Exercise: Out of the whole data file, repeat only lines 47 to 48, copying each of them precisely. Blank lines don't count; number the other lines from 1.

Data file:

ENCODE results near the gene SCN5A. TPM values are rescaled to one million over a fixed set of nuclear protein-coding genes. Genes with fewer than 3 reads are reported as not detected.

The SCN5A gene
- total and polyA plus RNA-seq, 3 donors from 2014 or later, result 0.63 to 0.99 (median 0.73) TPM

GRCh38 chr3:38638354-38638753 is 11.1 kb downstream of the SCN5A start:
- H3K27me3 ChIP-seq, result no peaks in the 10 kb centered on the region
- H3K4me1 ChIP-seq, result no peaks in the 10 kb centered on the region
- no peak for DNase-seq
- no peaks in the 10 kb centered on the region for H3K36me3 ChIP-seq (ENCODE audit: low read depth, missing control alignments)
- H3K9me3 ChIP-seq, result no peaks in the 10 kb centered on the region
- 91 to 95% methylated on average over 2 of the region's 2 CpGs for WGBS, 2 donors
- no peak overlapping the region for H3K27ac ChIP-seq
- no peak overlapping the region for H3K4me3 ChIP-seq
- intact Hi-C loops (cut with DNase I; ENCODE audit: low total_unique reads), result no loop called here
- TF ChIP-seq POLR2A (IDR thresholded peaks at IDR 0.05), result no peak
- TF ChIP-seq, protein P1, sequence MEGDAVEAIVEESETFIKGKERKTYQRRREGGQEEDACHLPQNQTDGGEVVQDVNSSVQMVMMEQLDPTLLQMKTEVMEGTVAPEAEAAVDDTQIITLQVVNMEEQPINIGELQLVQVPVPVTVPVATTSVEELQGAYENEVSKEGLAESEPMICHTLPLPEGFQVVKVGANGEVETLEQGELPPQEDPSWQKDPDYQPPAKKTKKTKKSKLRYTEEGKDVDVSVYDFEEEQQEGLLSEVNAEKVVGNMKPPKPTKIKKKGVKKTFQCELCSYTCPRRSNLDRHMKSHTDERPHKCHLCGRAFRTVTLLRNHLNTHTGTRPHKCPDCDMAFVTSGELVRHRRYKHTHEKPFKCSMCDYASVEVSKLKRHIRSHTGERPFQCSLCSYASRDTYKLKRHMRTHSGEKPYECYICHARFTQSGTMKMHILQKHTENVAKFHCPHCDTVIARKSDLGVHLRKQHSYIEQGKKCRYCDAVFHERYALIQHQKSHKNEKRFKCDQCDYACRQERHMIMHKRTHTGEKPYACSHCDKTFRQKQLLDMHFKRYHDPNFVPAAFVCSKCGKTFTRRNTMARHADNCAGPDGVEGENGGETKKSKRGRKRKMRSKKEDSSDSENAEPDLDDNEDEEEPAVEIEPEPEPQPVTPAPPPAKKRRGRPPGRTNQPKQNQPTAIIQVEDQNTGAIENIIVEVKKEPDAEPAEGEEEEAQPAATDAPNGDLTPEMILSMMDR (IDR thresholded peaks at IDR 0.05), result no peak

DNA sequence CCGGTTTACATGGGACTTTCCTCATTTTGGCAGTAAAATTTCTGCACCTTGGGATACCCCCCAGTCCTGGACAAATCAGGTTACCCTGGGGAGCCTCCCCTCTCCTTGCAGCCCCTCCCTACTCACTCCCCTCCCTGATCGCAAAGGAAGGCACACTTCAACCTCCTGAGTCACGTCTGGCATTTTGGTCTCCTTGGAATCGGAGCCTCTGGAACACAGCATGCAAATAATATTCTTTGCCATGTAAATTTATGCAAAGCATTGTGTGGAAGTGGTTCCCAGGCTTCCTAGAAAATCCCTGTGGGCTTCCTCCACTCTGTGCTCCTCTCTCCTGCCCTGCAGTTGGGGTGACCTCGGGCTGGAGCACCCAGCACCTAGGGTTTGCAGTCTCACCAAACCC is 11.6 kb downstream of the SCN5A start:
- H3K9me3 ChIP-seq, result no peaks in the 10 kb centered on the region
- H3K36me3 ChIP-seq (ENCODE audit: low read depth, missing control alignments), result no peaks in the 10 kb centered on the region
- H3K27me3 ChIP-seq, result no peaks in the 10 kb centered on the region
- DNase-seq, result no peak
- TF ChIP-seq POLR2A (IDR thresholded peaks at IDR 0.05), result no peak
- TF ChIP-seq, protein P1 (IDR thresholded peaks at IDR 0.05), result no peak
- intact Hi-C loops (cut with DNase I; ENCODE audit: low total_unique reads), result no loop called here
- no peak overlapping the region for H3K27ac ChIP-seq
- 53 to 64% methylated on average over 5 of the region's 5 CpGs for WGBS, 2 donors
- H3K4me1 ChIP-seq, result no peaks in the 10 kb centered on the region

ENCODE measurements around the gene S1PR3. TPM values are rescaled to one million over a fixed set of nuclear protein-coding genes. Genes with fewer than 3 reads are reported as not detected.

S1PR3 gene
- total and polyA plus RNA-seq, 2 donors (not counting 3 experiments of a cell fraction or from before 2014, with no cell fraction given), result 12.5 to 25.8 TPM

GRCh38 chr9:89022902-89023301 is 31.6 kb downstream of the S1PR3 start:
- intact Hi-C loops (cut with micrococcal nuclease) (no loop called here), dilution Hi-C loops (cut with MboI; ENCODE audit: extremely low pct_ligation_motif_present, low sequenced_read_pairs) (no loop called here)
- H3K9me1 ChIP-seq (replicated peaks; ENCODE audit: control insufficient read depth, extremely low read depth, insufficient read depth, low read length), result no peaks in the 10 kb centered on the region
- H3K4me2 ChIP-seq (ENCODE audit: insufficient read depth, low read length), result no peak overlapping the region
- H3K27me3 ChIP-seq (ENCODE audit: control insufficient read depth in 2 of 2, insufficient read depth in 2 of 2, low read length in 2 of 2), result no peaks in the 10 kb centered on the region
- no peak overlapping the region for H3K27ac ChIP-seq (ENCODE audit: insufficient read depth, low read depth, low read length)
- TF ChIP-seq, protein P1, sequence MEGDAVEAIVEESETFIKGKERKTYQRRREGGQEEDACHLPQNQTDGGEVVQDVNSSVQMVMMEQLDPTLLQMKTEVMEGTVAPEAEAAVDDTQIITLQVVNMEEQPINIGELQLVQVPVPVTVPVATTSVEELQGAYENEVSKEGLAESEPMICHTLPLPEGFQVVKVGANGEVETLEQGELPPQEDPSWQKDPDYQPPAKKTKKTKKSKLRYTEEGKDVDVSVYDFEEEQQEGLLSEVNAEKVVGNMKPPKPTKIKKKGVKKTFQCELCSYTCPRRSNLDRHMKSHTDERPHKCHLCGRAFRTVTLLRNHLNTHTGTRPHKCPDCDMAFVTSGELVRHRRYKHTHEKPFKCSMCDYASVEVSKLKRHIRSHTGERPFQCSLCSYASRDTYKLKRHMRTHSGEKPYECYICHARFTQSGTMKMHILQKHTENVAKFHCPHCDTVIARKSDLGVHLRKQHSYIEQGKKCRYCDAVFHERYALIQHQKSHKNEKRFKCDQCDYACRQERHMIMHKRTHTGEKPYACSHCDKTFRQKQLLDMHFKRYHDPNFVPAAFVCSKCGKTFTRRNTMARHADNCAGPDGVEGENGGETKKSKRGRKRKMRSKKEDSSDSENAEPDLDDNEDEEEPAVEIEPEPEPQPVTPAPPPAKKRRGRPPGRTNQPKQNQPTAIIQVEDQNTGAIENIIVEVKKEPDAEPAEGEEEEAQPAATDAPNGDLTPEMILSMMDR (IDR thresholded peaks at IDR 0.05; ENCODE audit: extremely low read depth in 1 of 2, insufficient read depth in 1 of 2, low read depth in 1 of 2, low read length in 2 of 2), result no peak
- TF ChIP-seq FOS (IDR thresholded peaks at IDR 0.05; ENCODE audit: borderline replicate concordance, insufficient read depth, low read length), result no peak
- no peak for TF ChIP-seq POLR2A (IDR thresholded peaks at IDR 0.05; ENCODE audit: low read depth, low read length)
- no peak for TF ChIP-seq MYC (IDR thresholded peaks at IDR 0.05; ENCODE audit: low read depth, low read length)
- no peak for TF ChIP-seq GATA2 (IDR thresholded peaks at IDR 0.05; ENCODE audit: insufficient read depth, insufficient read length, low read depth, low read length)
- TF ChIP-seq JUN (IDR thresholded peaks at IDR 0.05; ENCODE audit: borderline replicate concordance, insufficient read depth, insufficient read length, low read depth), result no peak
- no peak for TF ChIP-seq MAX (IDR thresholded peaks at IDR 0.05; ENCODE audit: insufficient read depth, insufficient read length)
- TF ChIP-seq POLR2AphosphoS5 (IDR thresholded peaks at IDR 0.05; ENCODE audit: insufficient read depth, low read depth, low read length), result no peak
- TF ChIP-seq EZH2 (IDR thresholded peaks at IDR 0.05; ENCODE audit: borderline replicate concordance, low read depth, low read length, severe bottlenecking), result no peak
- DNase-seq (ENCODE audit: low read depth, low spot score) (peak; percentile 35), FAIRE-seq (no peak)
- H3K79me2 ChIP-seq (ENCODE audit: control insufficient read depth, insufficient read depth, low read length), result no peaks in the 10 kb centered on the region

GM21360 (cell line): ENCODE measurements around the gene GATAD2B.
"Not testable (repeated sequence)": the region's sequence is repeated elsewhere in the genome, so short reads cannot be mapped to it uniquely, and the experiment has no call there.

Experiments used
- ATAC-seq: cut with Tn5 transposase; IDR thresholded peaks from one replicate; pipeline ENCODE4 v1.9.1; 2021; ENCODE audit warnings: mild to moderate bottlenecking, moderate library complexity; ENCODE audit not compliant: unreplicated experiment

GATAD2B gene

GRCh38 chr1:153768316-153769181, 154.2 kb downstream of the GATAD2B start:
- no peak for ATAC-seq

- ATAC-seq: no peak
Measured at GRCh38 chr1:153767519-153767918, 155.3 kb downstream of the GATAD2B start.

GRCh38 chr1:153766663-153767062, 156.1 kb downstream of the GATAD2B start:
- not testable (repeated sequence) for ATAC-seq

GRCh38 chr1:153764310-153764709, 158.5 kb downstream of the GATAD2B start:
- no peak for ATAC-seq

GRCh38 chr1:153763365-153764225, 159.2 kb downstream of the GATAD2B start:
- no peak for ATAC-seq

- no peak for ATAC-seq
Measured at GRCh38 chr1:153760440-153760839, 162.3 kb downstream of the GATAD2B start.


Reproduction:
GM21360 (cell line): ENCODE measurements around the gene GATAD2B.
"Not testable (repeated sequence)": the region's sequence is repeated elsewhere in the genome, so short reads cannot be mapped to it uniquely, and the experiment has no call there.